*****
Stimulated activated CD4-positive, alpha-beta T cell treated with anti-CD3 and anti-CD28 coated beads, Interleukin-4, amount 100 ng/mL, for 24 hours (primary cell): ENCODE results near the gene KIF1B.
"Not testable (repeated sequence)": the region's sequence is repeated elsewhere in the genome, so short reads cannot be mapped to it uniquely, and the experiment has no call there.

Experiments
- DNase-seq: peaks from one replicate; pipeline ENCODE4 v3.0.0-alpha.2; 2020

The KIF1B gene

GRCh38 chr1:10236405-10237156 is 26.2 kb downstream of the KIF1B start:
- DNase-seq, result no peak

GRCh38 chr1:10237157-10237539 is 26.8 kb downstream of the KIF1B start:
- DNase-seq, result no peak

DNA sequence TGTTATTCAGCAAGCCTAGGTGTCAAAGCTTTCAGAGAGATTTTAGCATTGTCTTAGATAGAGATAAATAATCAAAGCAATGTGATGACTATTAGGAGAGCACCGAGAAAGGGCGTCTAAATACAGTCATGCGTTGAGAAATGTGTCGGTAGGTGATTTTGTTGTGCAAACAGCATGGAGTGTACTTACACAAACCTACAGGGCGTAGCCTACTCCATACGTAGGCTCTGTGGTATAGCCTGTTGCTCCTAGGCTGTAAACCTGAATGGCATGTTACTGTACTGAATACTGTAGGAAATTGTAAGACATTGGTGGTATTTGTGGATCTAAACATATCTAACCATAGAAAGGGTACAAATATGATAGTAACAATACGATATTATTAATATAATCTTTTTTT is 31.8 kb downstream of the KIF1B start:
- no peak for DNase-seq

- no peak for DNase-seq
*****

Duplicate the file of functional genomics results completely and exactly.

Stimulated activated CD4-positive, alpha-beta T cell treated with anti-CD3 and anti-CD28 coated beads, Interleukin-4, amount 100 ng/mL, for 24 hours (primary cell): ENCODE results near the gene KIF1B.
"Not testable (repeated sequence)": the region's sequence is repeated elsewhere in the genome, so short reads cannot be mapped to it uniquely, and the experiment has no call there.

Experiments
- DNase-seq: peaks from one replicate; pipeline ENCODE4 v3.0.0-alpha.2; 2020

The KIF1B gene

GRCh38 chr1:10236405-10237156 is 26.2 kb downstream of the KIF1B start:
- DNase-seq, result no peak

GRCh38 chr1:10237157-10237539 is 26.8 kb downstream of the KIF1B start:
- DNase-seq, result no peak

DNA sequence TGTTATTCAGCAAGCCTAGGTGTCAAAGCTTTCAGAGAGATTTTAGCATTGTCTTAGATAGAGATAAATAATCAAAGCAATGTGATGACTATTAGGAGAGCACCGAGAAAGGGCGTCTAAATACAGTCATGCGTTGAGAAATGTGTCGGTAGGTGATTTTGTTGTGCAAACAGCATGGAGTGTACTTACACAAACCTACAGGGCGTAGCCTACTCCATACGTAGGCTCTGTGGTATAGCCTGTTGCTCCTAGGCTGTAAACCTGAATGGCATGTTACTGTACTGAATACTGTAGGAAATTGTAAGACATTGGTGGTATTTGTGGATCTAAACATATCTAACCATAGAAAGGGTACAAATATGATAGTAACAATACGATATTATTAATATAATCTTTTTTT is 31.8 kb downstream of the KIF1B start:
- no peak for DNase-seq

- no peak for DNase-seq